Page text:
How Sacred Spaces Help Us Feel Loved

I have just recently started working a new church in December 2016.

It is lovely congregation, small, older, traditional and kind. I am the age of most of the congregants grandchildren. So far, everything is going great.

Yet, when starting at a new church it can get very overwhelming and isolating. Overwhelming because you are constantly learning a new system, sub-culture, and way of being. Isolating because all the relationships you have in that community are in the “getting to know you” stage. The church does not know you and you do not know the church. Which, even for this extrovert, can be really tiring.

What’s fascinating about this church in particular is what I represent at this point in the life of the church. Because it is older this church is constantly aware that they do not have any “young people” and are worried that they are going to die off. When they hired me, a 33 year old, unmarried woman, most just assumed that the young people would come pouring into the building.

They were all very sad when I had to break the news that it just doesn’t work like that.

[Tweet “Most assumed that young people would pour in. It doesn’t work like that.”]

A Difficult Difference

To most of the congregation I represent change in a great way. There is possibility and hope for growth. However, I represent change. Therefore, I am also a threat to some because my very presence means that things will not remain the same. It’s a heavy mantle to carry.

After my third month on the job, I broke. I was done carrying that mantle. I was tired of being the target of fear-based reactions by just being in a room. I was tired of not being seen as myself. I was tired of not being known and not knowing anyone well. I was tired.

So I ran away.

I just needed to be seen by someone who knows me, knows what I am capable of, and knows that I am more than the mantle I carry. I jumped in my car and drove two hours to my former church. I knew I could make the evening service if I left right after the service I just finished.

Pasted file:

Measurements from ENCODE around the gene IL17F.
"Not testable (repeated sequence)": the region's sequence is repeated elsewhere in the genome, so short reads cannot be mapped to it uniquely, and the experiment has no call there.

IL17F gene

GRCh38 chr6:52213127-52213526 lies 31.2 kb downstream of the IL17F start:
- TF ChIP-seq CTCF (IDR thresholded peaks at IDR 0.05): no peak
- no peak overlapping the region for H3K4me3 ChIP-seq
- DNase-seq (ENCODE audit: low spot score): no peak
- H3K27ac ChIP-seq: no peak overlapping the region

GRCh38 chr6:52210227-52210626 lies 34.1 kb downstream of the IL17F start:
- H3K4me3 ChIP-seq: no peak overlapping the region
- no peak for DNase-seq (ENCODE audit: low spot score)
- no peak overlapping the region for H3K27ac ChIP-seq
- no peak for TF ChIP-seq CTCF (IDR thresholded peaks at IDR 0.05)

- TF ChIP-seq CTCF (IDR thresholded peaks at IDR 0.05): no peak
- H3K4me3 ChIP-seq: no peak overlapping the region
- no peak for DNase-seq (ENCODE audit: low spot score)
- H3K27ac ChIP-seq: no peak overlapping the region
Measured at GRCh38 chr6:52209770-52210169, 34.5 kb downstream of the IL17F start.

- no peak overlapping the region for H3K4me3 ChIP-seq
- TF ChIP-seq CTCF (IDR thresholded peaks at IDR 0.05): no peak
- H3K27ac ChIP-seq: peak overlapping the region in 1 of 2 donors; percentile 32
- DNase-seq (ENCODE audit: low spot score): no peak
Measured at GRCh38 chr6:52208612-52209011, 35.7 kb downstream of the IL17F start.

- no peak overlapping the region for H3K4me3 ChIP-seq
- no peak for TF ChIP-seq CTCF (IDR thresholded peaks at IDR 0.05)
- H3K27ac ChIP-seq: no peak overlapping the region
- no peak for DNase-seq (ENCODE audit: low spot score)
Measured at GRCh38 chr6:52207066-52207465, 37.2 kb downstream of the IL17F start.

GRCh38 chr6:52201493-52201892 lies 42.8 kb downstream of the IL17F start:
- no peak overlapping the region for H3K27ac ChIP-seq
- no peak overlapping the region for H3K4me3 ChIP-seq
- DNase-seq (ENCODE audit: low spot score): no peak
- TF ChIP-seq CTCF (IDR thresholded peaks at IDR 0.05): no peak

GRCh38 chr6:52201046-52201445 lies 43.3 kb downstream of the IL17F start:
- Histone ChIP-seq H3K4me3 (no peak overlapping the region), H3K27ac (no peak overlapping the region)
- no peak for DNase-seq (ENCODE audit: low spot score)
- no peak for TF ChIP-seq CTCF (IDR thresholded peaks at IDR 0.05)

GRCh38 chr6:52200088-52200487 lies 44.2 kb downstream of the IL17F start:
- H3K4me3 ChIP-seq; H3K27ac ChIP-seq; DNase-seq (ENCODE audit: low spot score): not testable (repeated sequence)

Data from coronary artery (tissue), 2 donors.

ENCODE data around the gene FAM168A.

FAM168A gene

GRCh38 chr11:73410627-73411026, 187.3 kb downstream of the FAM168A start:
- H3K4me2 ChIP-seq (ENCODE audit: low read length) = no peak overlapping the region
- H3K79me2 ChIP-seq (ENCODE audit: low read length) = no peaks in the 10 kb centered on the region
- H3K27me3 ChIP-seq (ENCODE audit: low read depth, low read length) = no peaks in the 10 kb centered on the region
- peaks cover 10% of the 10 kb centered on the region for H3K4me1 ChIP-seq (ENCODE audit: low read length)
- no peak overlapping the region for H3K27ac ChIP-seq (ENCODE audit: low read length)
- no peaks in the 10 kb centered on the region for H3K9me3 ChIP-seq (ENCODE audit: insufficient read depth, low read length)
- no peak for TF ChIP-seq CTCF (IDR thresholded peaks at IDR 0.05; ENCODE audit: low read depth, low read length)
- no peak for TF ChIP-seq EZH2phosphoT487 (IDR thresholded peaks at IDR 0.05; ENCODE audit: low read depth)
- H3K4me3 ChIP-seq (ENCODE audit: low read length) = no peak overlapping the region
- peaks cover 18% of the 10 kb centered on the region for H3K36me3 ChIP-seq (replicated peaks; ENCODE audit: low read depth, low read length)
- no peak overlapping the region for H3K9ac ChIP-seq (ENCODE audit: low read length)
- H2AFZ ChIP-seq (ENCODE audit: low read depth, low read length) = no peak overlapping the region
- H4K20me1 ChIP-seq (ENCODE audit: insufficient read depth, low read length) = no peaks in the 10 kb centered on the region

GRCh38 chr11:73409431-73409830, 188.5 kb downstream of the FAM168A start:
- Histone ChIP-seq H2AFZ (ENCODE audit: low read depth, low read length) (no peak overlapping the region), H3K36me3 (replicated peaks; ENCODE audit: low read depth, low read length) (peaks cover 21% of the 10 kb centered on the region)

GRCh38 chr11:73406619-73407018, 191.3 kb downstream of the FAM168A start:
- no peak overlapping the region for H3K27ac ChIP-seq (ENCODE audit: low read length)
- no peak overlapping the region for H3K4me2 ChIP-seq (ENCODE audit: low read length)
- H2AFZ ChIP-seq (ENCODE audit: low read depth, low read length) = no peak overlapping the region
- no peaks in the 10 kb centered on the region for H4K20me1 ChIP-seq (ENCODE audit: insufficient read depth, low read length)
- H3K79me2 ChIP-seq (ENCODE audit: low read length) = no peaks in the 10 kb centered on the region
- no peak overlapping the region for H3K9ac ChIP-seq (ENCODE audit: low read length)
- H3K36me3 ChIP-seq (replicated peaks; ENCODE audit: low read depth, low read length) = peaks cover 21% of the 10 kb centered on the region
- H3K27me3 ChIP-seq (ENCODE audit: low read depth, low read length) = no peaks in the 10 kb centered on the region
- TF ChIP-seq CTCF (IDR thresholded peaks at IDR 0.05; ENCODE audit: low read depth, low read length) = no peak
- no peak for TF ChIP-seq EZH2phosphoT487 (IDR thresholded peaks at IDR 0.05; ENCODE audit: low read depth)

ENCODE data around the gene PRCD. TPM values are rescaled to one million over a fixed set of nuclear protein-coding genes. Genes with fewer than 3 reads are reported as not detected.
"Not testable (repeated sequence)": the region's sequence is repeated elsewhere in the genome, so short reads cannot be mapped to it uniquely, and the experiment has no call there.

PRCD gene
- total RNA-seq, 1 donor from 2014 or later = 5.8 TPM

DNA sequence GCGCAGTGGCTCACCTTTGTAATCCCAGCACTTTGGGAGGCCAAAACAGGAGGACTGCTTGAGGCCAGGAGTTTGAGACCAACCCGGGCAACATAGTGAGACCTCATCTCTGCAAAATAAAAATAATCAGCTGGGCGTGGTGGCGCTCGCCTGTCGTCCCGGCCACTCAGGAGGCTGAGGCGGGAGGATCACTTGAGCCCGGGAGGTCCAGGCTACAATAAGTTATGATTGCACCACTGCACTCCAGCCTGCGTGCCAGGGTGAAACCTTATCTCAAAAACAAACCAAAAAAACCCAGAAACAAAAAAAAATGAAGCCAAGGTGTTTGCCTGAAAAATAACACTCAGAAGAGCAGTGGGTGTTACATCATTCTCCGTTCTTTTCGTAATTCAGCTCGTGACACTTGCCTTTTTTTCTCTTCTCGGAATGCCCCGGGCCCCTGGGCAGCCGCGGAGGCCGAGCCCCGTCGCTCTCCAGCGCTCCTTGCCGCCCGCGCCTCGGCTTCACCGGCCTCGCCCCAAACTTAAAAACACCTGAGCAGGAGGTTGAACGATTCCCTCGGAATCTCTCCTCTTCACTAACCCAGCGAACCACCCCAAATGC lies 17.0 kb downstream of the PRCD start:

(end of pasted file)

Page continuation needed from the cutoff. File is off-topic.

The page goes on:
I walked through the familiar doors and was immediately bombarded with hugs, smiles and How are you’s, I finally got to a seat and the worship started. I started to cry. I was flooded with thanksgiving for this church and the community there.

This church was my first big ministry gig. I was there for five years. In more ways than I can count this church shaped me into the leader, pastor, and woman I am today. When I worked there it was a lovely place to be but there was something different walking onto the campus this day. It changed into something more. It was sacred in a new way. This church is now my Sacred Space of Being Known.

[Tweet “This church is now my sacred space of being known.”]

This community loved on me so well.

They reminded me that I am capable and have all the gifts to be my full self in this new church. They reminded me that it took time for that church to get to know me in the beginning as well. They reminded me that they are so proud of me and that I am so very loved by them. Most importantly, sent me on my way revived, rested, and ready to rock!

There is something absolutely sacred about being known.

For me on that particular day I knew I needed to run away to my Sacred Space of Being Known, so that I can continue to work towards becoming known at my new church. As pastors continue in the hard work of church, I believe that we need to find our Sacred Spaces of Being Known so that we can do our jobs with all of who we are.

Where is you Sacred Space of Being Known? Have you been there lately?

Take good care of yourself. You are helping so many people be seen, known and belong. You deserve the same.

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Cassie Carroll
Cassie Carroll, M.Div., graduated from The Seattle School of Theology & Psychology. Prior, she spent five years as the Director of Youth Ministry at Sunnyvale Presbyterian Church. Cassie is happy to be back in California and currently resides in North Bay. She has begun the Listening in Place Project, traveling throughout the US to collect stories from those thinking outside the traditional Church box. Cassie seeks to become ordained with the PCUSA. Learn more about Cassie by visiting
Cassie Carroll


  1. Josh Jun 20, 2017 Reply

    I love the language of the ‘sacred space of being known’. This is an important reality
    for each of us as leaders but also in the community we create being a community
    of the ‘known’ rather than just the ‘doers’ (which I admit I can be given to)

    • Cassie Joy Carroll Author

      Thanks Josh! Agreed… I slip into that mentality more often than I want to admit.

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